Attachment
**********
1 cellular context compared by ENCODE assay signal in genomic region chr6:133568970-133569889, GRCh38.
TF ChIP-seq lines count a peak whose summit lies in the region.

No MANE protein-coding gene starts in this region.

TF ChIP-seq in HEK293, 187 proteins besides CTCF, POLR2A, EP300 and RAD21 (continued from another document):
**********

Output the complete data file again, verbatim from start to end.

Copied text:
1 cellular context compared by ENCODE assay signal in genomic region chr6:133568970-133569889, GRCh38.
TF ChIP-seq lines count a peak whose summit lies in the region.

No MANE protein-coding gene starts in this region.

TF ChIP-seq in HEK293, 187 proteins besides CTCF, POLR2A, EP300 and RAD21 (continued from another document):